At 6km there was a turning where the Middle distance run course joined the bike course of the concurrent Olympic distance race, I was dubious about the signage at this point, but was pretty sure it was sending me the correct way. I paused in the road, then decided to commit. I kept running hard, I didn’t think I would pull it back for the win but thought a podium was a possibility if I could pull back 4/5 mins to the 3rd place. As I ran back towards transition I was looking out for people running the opposite direction, but I couldn’t pick anyone up that looked like they were in the lead. At this point I consigned myself to a minor placing so I just kept my head down and focused on trying to get a sub 80min run in.
I ran into the stadium and crossed the line. There was no announcement of my arrival so I assumed I was 4th or 5th. I could see a bunch of other blokes already congregated at the drinks tent but then the official came over and said:
Official: ‘Did you go wrong on the run course?’
Me: ‘Not to my knowledge, I have 21km on my watch and seemed to follow signs all the way around’.
At this point it dawned on me what had happened, the 2,3,4th place athletes had gone wrong on the run at 6km, later I found out the leader had gone wrong on the bike (hence he was miles ahead on the run, and I had unknowingly had passed him 1km before the finish)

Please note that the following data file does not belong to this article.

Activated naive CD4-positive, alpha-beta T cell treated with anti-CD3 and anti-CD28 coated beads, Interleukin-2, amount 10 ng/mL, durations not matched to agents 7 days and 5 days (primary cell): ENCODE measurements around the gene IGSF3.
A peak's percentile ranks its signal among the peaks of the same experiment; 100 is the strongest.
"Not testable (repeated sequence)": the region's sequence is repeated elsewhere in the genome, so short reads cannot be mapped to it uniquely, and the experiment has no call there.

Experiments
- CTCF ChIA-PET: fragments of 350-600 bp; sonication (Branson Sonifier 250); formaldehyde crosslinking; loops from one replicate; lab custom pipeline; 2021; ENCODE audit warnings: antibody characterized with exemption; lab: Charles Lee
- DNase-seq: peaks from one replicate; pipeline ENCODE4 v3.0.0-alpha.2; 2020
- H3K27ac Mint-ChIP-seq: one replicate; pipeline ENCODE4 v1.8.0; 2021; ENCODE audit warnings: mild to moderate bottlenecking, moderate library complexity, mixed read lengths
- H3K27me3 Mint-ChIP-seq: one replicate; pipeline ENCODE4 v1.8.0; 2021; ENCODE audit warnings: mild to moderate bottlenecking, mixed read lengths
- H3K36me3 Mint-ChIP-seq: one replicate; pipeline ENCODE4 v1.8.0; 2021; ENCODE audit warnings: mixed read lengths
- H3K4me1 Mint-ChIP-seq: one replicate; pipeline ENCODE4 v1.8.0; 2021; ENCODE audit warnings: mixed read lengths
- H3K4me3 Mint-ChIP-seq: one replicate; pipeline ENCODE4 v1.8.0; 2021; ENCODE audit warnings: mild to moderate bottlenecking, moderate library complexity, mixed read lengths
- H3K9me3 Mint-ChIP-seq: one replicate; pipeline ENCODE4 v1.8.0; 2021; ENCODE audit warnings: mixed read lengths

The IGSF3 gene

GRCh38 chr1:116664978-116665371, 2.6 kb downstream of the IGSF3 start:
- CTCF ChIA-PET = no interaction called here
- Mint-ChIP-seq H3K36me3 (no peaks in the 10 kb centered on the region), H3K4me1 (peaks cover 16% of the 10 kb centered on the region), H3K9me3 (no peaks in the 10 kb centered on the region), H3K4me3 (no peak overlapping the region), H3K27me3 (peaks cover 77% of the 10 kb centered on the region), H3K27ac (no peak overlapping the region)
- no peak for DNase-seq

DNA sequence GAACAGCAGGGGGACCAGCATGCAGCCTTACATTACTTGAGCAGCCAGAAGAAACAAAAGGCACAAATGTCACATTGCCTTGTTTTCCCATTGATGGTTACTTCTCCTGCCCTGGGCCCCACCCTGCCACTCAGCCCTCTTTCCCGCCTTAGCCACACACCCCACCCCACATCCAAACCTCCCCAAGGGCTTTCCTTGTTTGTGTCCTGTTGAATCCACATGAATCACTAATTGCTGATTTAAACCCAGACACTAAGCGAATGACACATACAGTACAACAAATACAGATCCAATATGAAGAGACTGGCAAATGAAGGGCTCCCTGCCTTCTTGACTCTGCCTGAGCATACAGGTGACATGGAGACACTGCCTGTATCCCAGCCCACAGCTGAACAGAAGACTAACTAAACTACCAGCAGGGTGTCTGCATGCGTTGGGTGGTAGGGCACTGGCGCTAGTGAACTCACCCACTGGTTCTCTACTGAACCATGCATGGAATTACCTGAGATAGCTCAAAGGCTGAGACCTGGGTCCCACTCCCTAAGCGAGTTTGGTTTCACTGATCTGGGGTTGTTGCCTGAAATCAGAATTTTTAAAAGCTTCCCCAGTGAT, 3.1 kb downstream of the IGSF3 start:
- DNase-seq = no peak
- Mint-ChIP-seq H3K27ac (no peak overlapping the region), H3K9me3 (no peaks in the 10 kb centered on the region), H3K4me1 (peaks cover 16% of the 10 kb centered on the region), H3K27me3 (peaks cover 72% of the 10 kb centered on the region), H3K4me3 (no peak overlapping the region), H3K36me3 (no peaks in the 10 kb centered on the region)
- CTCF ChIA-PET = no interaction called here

Official ‘and you ran a 79 min half.......’
Me: ‘yeah, to be honest could have been quicker if it wasn’t for the grassy sections and the gate’
Official ‘So congrats, you won then’
In short, a period of much confusion ensued for about 4 days after until the revised positions were put up on the race website confirming me as the winner. A lot of anger was directed at the race organisers, not all of it due as many of the issues were outside of their control and it was also an exceptionally difficult scenario to manage with a split transition and multiple races happening at the same time. With that said the organisers could have been clearer with what was happening with the results rather than leaving us in limbo for days after the event.
So, B races ticked off – all successful. Thanks to Mark at WhittleFit for getting me into this form, let’s hope I can carry it into the coming months. Thanks to Andy at Cranc Cyclesport for working to get the team together, great to have a high performance environment that encourages us all to drive ourselves a little harder! And thanks to TORQ for helping out with nutrition!